The BroadsheetDAILY – 1/19/21 – Crime Data in Lower Manhattan, Constant Levels for Most Crimes


To the editor:

Below is a quote from today’s Broadsheet. So the total support for tenants was $ 228,000,000 ($ 380,000 x 600 units). LeFrak gave $ 8,000,000 more than he received. But really?

The 600 units were the ones whose tenants lived there for the longest time. These are the people who are the oldest and who will sooner or later leave this land and who may die earlier than average due to exposure to the WTC. When the original tenant leaves, will the apartment return to market level? If so, LeFrak has risked outperforming in the long run and the chances are very good for them! This business will only be successful in affordable housing if these units remain below market.

“In July 2020, the Authority agreed to review the land lease agreement for Gateway Plaza, the oldest and largest residential park in Battery Park City, to extend the lease protection agreement to approximately 600 households. In exchange for conditions that will require these tenants to pay more over the next ten years (but save them from unlimited market rents), LeFrak Organization (owner of Gateway Plaza) has reduced land rents by more than $ 220 million in the future . That means more than $ 380,000 in support for all 600 households that benefited from the deal. Such an unexpected amount, if given directly to tenants rather than their landlord, would have allowed all households in Gateway Plaza to live without rent for almost five years, or could have paid the full rent for these 600 households for decades to come. . ”


Maryanne Braverman


To the editor:

All residents of the Gateway Plaza units covered by the July 2020 agreement will receive rent protection until June 30, 2030. The protection is tied to the tenant, not the unit. Gateway Plaza’s units began paying rents at market rates when tenants vacated their units after 2009, as agreed at the time. Faced with the certainty that all units will go up at market rates after the 2009 deal expires, the Battery Park City Authority has recently secured to continue to protect rents for hundreds of long-standing Battery Park City residents for another decade. As part of the deal, Gateway Plaza will increase its land rents to BPCA over the next two decades.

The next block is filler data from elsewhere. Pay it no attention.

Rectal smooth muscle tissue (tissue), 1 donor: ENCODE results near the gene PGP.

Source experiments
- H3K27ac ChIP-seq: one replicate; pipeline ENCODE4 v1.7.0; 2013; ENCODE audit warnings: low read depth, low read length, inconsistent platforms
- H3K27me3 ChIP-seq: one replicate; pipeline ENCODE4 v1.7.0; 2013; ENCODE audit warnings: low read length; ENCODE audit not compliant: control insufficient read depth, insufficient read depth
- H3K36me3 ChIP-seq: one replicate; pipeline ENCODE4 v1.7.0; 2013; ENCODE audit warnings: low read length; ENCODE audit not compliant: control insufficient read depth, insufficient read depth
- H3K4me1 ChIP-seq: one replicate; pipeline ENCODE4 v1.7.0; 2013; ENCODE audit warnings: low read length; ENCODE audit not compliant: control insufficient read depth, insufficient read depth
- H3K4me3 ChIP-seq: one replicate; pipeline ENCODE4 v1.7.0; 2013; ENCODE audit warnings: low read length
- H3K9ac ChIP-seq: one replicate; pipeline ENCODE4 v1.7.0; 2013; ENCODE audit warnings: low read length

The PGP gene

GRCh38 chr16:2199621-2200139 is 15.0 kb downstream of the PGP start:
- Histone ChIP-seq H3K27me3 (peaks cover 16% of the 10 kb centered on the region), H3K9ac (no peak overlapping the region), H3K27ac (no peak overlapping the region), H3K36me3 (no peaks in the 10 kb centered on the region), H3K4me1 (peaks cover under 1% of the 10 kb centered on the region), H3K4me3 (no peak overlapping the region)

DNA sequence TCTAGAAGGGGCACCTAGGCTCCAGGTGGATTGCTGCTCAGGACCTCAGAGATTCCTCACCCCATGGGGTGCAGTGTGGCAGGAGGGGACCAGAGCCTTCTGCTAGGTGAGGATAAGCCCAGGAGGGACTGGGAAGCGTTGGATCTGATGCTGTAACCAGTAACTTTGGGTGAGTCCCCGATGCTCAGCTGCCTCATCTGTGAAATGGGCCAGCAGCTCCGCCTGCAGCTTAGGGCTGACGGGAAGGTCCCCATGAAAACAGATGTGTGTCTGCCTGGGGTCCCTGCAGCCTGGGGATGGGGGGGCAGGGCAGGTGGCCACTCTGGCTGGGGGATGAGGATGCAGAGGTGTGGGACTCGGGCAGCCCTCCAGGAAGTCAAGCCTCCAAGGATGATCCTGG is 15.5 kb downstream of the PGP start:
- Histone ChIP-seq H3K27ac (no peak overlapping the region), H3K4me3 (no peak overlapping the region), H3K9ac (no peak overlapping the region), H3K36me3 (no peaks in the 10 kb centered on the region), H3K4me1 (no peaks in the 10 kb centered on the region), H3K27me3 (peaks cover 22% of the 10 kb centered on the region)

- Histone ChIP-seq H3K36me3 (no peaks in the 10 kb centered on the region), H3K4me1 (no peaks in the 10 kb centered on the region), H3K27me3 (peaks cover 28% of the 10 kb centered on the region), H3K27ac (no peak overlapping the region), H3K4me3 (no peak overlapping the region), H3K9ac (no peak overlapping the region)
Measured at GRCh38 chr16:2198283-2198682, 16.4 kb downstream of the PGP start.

From Gateway Plaza to Tribeca Pointe and beyond, we will continue our efforts to preserve affordable housing and address concerns about the housing costs of Battery Park City residents.

Nick Sbordone



To the editor:

The extension of the affordability provisions at River Terrace 41 (as reported in a recent informative article on Broadsheet) is undoubtedly good news for at least a few tenants of the building who can stay in their homes.

However, thousands of other BPC residents have moved out of our wonderful neighborhood over the past few years as tax breaks and the associated stabilization protection for rent have expired in various buildings in the community – such as 70 Battery Place (Riverwatch). ). Tenants renewed their rents at a much higher rate than the typical 2-4% wage-stabilized growth – and many did not receive a renewal lease at all, which removed another critical protection for rent stabilization, especially at a time when housing stock (everywhere) is a shortage.

Many old residents cannot afford these upgrades and are effectively pushed out of the community they have been called home for years. Unless BPCA and others can encourage landlords to do other business, this shift will continue in BPC as long as only 1% remains.

BPC neighbor

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